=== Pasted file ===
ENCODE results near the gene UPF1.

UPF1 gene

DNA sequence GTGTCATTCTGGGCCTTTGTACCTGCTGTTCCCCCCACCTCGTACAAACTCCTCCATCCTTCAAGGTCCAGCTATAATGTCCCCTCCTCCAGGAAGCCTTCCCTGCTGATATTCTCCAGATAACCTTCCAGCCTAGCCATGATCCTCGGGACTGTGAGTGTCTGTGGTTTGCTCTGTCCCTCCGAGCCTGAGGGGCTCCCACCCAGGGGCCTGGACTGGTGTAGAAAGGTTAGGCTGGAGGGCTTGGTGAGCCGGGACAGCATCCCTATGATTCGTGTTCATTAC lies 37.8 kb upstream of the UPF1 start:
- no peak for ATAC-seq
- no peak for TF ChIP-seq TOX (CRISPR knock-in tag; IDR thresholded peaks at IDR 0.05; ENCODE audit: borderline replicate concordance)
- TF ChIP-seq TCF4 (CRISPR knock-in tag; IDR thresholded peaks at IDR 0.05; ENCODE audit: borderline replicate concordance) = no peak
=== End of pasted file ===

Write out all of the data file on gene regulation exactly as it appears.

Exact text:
ENCODE results near the gene UPF1.

UPF1 gene

DNA sequence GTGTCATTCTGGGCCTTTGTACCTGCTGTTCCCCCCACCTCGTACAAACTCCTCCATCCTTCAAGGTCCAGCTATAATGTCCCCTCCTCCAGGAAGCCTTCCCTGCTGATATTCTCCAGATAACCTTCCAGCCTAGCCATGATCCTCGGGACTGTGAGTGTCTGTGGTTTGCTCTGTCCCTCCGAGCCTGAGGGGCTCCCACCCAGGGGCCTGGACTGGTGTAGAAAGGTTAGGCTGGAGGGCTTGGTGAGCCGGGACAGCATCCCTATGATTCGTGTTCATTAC lies 37.8 kb upstream of the UPF1 start:
- no peak for ATAC-seq
- no peak for TF ChIP-seq TOX (CRISPR knock-in tag; IDR thresholded peaks at IDR 0.05; ENCODE audit: borderline replicate concordance)
- TF ChIP-seq TCF4 (CRISPR knock-in tag; IDR thresholded peaks at IDR 0.05; ENCODE audit: borderline replicate concordance) = no peak